McLeod-Newsroom

McLeod Urgent Care Centers Welcome New Physicians, Offering Flu Vaccines

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(11/01/10) -
New Physicians
McLeod Urgent Care Centers are please to welcome two new physicians, Dr. Richard Ferro and Dr. Gabriel Fornari, Sr. These physicians each care for patients at both McLeod Urgent Care Centers in Florence and Darlington.

Dr. Ferro received his medical degree from the Robert Wood Johnson Medical School in Camden, New Jersey, and completed a residency in Family Medicine at the University of Medicine and Dentistry of New Jersey in Mount Holly, New Jersey. He also completed a Sports Medicine fellowship at the University of Pittsburgh in Pennsylvania.

Dr. Ferro is board certified in both Family Medicine and Sports Medicine, and comes to McLeod from a Family Medicine and Sports Medicine practice in Durham, North Carolina, where he served as Medical Director. While in Durham, Dr. Ferro also saw patients in Urgent Care and Occupational Medicine clinics. Additionally, Dr. Ferro served as Head Medical Team Physician for Duke University where he founded and directed the Duke University Medical Center Primary Care Sports Medicine Fellowship Program.

Dr. Fornari received his medical degree from West Virginia University in Morgantown, West Virginia. He completed a residency in Family Medicine at Marshall University in Huntington, West Virginia.

Dr. Fornari is board certified in Family Medicine, and comes to McLeod from an imaging practice in Hilton Head, South Carolina. Prior to that, Dr. Fornari cared for patients at a family practice in Bluffton, South Carolina. Dr. Fornari also treated patients for more than 20 years as an Emergency Medicine physician in Hungtington, West Virginia.

Flu Vaccines
McLeod Urgent Care Centers are now offering flu vaccines to help protect patients from getting the flu. The best way to prevent the flu is to get a flu vaccine each year.

McLeod Urgent Care offers the vaccine injection to adults and children four years of age and older. The seasonal flu vaccine protects against three influenza viruses that research indicates will be most common during the upcoming flu season. Viruses in the vaccine change each year based on observations seen internationally and scientists' estimations.

Who Should Be Vaccinated:
It is especially important that the following groups get vaccinated, because they are at high risk of having serious flu-related complications; or because they live with or care for people at high risk for developing complications:

  • Pregnant women
  • Children
  • People 50 years of age and older
  • People of any age with certain chronic medical conditions
  • People who live in nursing homes and other long-term care facilities
  • People who live with or care for those at high risk for complications from the flu, including:
  • Health care workers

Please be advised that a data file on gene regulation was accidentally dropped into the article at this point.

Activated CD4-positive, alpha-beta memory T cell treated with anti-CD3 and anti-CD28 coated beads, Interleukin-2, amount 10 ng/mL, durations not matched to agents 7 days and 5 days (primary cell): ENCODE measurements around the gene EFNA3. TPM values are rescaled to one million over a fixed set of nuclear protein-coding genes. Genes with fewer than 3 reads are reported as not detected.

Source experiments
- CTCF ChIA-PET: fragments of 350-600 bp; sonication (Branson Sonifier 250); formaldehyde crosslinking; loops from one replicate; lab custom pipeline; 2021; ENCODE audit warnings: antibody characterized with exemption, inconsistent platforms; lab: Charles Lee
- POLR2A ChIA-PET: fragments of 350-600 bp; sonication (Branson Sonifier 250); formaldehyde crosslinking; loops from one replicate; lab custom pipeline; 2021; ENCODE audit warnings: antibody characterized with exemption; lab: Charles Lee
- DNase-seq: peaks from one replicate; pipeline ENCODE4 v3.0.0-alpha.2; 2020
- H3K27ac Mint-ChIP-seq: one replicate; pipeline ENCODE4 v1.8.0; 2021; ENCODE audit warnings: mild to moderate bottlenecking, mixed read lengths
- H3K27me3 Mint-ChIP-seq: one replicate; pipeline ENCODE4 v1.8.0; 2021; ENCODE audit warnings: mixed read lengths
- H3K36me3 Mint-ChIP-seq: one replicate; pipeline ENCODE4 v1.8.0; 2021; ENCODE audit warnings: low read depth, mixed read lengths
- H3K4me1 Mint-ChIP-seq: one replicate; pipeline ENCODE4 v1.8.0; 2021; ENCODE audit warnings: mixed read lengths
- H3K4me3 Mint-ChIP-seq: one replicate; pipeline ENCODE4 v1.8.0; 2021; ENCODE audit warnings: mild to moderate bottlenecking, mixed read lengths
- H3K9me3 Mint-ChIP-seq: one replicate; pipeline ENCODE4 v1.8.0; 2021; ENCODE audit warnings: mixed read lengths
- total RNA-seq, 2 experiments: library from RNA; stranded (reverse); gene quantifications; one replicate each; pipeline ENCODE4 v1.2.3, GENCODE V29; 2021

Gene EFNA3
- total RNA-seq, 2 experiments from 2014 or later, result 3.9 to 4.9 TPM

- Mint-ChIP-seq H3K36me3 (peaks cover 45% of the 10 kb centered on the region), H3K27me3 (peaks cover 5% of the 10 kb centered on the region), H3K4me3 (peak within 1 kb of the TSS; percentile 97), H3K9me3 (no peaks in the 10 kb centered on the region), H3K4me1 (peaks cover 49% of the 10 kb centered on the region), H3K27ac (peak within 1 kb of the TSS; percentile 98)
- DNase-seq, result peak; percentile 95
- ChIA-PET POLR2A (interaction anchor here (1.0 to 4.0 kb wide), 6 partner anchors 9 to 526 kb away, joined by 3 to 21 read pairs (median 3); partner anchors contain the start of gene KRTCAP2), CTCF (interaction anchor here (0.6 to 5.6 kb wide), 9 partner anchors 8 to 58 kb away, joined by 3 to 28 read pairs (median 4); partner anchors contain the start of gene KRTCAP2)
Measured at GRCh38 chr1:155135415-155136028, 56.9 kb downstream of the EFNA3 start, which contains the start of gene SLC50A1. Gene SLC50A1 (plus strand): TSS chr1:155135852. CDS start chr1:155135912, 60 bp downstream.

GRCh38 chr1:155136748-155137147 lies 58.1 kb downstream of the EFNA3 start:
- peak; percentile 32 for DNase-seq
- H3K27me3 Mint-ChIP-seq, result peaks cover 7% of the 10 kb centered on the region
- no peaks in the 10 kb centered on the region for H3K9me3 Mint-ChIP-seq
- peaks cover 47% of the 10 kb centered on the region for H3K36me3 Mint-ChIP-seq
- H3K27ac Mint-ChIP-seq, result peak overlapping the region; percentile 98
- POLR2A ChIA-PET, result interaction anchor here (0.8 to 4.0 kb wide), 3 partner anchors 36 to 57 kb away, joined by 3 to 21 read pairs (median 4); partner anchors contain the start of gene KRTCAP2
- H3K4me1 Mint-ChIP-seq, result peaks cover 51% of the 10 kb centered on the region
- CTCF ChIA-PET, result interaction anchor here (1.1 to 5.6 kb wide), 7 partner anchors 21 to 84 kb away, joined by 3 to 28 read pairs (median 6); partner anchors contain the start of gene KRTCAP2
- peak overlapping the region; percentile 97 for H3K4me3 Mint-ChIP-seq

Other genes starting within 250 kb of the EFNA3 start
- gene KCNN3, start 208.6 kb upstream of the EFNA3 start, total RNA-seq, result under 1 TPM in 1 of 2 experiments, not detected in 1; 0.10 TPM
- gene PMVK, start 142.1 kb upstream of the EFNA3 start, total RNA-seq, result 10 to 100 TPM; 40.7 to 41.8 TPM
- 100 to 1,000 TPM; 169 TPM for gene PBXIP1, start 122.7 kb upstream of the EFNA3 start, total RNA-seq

• Household contacts of persons at high risk for complications from the flu
  • Household contacts and out-of-home caregivers of children less than six months old

Who Should Not Be Vaccinated:
These people should not receive a flu vaccine without first consulting their physician:

  • People who have a severe allergy to chicken eggs
  • People who have had a severe reaction to an influenza vaccination
  • People who developed Guillain-Barré syndrome (GBS) within 6 weeks of getting an influenza vaccine
  • Children less than six months of age (influenza vaccine is not approved for this age group)
  • People who have a moderate-to-severe illness with a fever (wait until recovery to be vaccinated)

When to Get Vaccinated:
People should get vaccinated as soon as possible, but may be vaccinated at anytime during the flu season, which typically extends through March. After two weeks of vaccination, antibodies that provide protection against influenza virus infection develop in the body.

Vaccine Effectiveness:
The ability of a flu vaccine to protect a person depends on the age and health of the person getting the vaccine. It also relies on the similarity or match between the viruses in the vaccine and those in circulation.

Vaccine Side Effects:
Side effects for the vaccine may include soreness, redness, or swelling where the shot was given, low-grade fever, or body aches.

Information on Flu Vaccines provided by the Centers for Disease Control and Prevention. For more information, visit www.cdc.gov/flu.

About McLeod Urgent Care Centers

McLeod Urgent Care Centers Provide:

  • Prompt and expedient care for non-life threatening illnesses.
  • Care for adults and children with conditions such as abdominal pain, flu-like symptoms, fractures, headaches, lacerations and strep throat.
  • A supplement to the primary care physician, and quick access for those who do not have a primary care physician.
  • Annual, camp, and sports physicals
  • Testing (flu, pregnancy, and strep throat)
  • X-Ray Imaging (Darlington, Florence); CT Imaging (Florence)
  • Occupational Medicine – Businesses can send employees at their convenience to the closest McLeod Urgent Care location for quick Department of Transportation exams, drug testing, employee physicals, and treatment of minor work-related injuries.

McLeod Urgent Care Centers are open Monday - Friday 8:00 a.m. - 8:00 p.m.; Saturday 9:00 a.m. - 4:00 p.m., and Sunday 9:00 a.m. - 4:00 p.m. (Florence) and 11:00 a.m. - 4:00 p.m. (Darlington). McLeod Urgent Care Center is located at 3015 W. Palmetto Street, Florence, and can be reached by calling (843) 777 - 6870. McLeod Urgent Care Darlington is located at 964 Lochend Drive, Darlington, and can be reached at (843) 777 - 6890.

 

 

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